Dec 21, 2010, 10:52 PM EST
Over the last week or so, the most fickle thing in the NHL might be the Southeast Division lead.
Thanks to a previous hot streak by the Atlanta Thrashers and a recently broken slump by the Washington Capitals, the two teams now seem to be in a tug-o-war (some might say a game of hot potato) for the top spot in the division. Let’s not forget about the Tampa Bay Lightning, either, as they are staying in the picture despite playing more games on the road than at home so far this season.
The Thrashers held a thin lead over the Capitals going into tonight’s games, but the power shifted once more on Tuesday.
While beating the Senators and Devils shouldn’t encourage the Capitals to plan a Stanley Cup parade, the team is at least taking care of business against the teams they should beat in the last two games.
It was a team effort for the Caps, as five different players scored goals. Included in that group was Andrew Gordon, who earned his first NHL goal and assist in this game.
Michal Neuvirth was on his game tonight, stopping 35 shots and only allowing a Patrik Elias power-play goal.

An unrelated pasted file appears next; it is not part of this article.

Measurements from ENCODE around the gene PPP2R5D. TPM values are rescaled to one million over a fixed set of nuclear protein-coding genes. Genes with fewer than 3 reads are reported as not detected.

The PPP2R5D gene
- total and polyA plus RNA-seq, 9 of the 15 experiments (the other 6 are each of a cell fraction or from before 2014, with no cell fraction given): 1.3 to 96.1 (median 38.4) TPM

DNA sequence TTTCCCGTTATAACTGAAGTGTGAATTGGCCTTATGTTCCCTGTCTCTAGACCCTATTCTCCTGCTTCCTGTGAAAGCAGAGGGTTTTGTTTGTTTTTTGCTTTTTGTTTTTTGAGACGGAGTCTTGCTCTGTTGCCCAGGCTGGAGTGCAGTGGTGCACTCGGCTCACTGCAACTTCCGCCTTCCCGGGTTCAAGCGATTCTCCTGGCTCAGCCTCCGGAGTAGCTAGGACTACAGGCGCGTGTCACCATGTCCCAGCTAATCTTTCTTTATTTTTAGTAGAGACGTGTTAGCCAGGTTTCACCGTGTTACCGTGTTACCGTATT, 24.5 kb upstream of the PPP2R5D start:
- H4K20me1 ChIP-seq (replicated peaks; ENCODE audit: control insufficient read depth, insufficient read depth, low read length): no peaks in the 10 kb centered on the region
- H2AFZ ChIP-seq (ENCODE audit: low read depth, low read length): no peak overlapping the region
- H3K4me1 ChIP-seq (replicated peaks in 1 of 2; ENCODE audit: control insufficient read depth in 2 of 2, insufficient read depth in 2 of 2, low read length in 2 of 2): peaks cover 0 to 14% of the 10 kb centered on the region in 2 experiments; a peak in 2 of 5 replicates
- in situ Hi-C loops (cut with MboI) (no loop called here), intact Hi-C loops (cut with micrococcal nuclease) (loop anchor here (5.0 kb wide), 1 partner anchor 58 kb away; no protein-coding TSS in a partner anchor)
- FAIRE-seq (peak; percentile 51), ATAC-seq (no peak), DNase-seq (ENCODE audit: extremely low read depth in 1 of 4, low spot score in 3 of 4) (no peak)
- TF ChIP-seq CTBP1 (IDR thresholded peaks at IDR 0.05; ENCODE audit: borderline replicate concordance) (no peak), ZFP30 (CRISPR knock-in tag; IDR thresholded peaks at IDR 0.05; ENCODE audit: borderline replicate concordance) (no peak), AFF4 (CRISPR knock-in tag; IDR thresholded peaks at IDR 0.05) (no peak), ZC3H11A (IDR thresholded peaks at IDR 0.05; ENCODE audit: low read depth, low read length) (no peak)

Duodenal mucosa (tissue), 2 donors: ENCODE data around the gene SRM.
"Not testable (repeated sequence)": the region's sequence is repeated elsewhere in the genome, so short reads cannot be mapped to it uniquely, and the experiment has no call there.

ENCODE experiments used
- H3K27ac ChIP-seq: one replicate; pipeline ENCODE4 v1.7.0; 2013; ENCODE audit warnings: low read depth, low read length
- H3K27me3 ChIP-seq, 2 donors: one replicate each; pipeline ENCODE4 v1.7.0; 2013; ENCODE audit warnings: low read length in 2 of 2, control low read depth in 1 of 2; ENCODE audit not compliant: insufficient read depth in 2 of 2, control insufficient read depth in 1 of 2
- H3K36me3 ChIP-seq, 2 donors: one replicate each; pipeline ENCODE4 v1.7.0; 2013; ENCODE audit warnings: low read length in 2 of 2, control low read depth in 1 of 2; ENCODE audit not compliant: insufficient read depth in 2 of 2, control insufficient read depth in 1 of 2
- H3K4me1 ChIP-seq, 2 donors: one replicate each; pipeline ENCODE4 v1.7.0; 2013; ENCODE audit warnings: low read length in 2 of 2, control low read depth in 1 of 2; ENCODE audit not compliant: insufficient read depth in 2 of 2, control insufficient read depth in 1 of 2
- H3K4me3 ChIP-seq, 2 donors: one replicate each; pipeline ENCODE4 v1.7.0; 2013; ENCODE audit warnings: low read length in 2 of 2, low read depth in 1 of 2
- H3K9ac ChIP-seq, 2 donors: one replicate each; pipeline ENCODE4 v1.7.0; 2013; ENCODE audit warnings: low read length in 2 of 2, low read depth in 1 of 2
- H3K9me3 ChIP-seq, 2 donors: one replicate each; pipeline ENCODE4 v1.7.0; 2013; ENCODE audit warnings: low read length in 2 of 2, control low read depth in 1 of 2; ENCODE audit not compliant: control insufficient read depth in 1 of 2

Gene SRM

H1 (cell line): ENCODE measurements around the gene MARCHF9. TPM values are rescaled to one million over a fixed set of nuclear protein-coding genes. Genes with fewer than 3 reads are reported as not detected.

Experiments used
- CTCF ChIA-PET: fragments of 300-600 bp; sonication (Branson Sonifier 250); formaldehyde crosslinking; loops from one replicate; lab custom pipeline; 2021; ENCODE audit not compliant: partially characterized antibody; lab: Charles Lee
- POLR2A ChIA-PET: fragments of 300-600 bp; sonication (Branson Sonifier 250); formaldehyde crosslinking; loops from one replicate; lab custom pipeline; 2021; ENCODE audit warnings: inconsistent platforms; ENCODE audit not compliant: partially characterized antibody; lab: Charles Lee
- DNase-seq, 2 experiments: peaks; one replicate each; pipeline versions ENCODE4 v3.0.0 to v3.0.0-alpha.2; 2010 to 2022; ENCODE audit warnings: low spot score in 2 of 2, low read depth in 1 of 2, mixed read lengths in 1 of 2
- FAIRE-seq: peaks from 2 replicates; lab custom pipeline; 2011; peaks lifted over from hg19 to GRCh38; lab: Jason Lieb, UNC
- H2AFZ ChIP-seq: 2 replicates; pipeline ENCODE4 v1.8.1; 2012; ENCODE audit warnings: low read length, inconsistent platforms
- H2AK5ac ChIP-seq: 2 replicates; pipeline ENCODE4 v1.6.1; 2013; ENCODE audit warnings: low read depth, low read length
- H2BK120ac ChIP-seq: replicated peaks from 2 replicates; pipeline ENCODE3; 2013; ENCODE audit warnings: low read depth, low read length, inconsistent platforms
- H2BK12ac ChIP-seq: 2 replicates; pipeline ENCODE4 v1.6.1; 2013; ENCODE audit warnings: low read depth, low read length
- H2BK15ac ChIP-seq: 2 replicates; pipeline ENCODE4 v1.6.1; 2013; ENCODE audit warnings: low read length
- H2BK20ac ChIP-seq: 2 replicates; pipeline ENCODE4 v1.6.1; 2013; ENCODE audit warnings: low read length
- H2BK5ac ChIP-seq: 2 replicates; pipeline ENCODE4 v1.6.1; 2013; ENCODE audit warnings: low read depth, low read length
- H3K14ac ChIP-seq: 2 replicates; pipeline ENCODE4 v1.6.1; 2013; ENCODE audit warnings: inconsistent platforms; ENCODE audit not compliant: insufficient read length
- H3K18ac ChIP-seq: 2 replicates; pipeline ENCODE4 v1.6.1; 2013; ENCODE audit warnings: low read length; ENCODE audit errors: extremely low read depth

Meanwhile, the Blues snapped out of a lull to beat the Thrashers 4-2 in their contest.
Ty Conklin (37 saves) and St. Louis won thanks to a scoring by committee approach, as Dustin Byfuglien and Chris Mason weren’t quite good enough to earn Atlanta their 11th win at home this season.
Here’s a quick snap shot of the Southeast Division picture after a Capitals win, a Thrashers loss and the Lightning remaining dormant.
As you can see, the Capitals now hold a thin lead over the Thrashers (one more win, one more point in the same amount of games played) while the Lightning could actually be in the best position of the three to take a lead into the new year. While they trail the Capitals by a win and two points, they’ve played in three less games than Atlanta and Washington. They could tie the Caps with one win and pass them by if they earned at least three points in those three games.
Of course, there’s still a little under 50 games left for these teams, so analyzing them too much at this point is foolish. Still, if these patterns remain consistent, the Southeast Division could be highly competitive a year (or even two) earlier than most people expected.
This race should be fun for however long it lasts.
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